Restaurants

Three Chifas for You

You want Chinese food and you know that it is a good choice since Peru is known for its Chinese cuisine. You may have heard of La China, the best place in Cuzco, just off the Plaza, but want to try something else. Where do you go?

Fortunately, there are some good offerings close by. Maybe they are not as chic or well presented as La China, but they are cheaper and still very tasty.

Chinese food–chifa as it is locally called–has been growing in Cuzco. There are many places you can go.

Inside Chifa Capon
Inside Chifa Capon

If you do not mind taking a cab, just a few minutes from the Plaza a multi-storied glass building rises on Avenida Primavera 403. You climb up the short staircase and enter a light and airy world decorated with Chinese paintings and hangings. You are at the Restaurant Capon, one of the newest and best Chifas in Cuzco.

El Capon opened some eight months ago and has quickly won popular acclaim as the best Chinese restaurant in the city, with the exception of El China.

It has a large menu with a range of dishes, from classic dim sum to an array of pork, chicken, sea food and vegetarian offerings. It also offers a creative selection of combinations.

Capon deserves its reputation. The food is good and tasty. This is definitely a good quality of Peruvian Chinese offerings. More varied than E China, but without the culinary school fuss.

If you would rather have something more classically Cuzco, then you will want to go to the Sipan Restaurant on Q´era Street (251), a short walk from the plaza.

Sipan, with its name that sounds vaguely Chinese but references a famous civilization of Peru´s north has been in Cuzco a long time. It also has two locales. If you find the Q’era Street chifa too cramped, you can always take a cab to the one on the Av. de la Cultura (2005), maybe seven or eight minutes away, where the restaurant is much larger.

Fried Rice (Arroz Chaufa) with Shrimp
Fried Rice (Arroz Chaufa) with Shrimp in Chifa Sipan

With Sipan you get a more classic Peruvian offering with its variety of chaufas (fried rices), tipakay (a sweet and sour), and chijaukay, a savory dish. Indeed, Peruvian chifa has its own names for food that seems similar to what you might get in the US but whose names and preparations make them just slightly differently.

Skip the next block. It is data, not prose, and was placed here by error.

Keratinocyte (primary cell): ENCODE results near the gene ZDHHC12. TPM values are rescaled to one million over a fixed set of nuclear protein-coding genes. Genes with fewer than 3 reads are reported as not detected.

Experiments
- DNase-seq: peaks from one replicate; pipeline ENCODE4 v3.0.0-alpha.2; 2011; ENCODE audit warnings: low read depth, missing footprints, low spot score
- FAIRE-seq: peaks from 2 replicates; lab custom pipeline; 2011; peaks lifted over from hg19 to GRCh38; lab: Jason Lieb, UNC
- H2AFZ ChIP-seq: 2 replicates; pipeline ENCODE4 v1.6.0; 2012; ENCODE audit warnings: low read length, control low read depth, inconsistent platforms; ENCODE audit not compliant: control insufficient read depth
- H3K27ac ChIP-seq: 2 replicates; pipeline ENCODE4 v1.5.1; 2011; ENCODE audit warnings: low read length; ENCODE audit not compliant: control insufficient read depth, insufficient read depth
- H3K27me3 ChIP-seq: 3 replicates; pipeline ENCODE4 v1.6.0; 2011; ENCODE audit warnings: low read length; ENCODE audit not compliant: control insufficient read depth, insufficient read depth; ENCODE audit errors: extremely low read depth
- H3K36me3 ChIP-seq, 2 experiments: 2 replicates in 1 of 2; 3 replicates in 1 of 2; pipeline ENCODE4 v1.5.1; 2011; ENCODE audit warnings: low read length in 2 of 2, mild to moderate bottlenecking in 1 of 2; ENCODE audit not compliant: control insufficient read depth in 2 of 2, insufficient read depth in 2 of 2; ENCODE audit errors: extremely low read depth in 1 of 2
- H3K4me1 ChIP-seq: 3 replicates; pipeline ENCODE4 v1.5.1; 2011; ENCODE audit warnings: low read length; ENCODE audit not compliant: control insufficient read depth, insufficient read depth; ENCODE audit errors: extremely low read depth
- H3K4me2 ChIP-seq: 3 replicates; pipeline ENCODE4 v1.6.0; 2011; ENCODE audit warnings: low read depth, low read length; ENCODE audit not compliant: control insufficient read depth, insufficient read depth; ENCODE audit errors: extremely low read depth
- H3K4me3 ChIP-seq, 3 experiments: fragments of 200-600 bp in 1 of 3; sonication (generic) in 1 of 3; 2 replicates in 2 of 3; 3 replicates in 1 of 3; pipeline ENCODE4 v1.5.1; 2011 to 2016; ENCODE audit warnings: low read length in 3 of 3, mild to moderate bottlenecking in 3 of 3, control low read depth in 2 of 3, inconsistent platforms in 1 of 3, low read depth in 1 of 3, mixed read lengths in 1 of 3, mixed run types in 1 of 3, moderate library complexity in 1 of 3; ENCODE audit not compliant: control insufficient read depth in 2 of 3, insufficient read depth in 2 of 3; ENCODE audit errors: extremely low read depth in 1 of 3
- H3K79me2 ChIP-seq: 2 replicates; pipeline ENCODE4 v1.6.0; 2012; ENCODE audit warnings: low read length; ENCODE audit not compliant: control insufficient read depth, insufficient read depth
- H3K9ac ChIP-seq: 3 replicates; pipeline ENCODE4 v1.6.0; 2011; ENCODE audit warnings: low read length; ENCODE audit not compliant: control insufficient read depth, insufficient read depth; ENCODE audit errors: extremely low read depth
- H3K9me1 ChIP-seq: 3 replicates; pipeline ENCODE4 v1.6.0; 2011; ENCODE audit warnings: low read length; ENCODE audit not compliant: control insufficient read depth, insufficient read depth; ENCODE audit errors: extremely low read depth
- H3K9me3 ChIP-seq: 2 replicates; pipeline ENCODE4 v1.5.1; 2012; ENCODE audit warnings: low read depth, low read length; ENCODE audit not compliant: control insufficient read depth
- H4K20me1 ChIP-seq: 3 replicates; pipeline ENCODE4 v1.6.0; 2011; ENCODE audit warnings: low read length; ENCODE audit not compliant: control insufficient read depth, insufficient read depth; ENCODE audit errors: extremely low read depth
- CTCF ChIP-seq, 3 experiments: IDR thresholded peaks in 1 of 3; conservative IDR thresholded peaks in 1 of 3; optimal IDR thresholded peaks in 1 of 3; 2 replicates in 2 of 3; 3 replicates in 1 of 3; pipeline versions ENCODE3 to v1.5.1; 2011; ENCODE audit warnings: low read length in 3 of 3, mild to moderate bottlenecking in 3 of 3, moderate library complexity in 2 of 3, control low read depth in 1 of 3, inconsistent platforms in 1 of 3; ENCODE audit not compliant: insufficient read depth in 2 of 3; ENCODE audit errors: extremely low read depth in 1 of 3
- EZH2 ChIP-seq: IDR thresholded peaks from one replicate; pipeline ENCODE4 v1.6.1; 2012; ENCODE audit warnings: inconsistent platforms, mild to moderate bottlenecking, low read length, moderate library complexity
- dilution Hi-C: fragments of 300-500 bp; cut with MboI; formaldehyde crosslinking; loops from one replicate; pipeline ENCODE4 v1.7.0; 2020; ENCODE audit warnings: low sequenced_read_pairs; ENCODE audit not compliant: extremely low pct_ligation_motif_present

The only thing I did not like at Sipan was the bottle of soy sauce (or siyao) on the table. It tasted bitter and bad. I tasted from a couple of other tables to see if this was an oddity and they all tasted off. Otherwise, Sipan is a reasonable bet.

If you prefer a more hole-in-the-wall restaurant where you enter past the open cooking area and the people doing your cooking are Chinese, then you might wish to walk from the Plaza down Tullumayo Street, past Limacpampa, almost to Garcilaso street where you will find the narrow opening for Lymy (Tullumayo 775-A).

The menu is fairly small, for a Chinese restaurant, but covers all the bases. It emphasizes combinations of a wan ton soup with a main course composed of one dish and fried rice.

Dim Sum
Dim Sum in Chifa Capon

To the sound of the chefs chatting in Chinese while scraping and popping food around a hot wok, and to the scents of stir fry on intense heat, you will be served your soup. The broth is light but has depth of flavor. It is better than the soup at most local chifas, pure and simple.

You will also find your dishes well prepared and tasty. They seem somewhere in between the Peruvian code. The preparation and style seem more tuned to chop sticks than forks, even if no one is using them.

Chinese food is always a good option in Cuzco. In any of these places you will rub shoulders with local people also out for a meal, unlike in most of the restaurants on the Plaza

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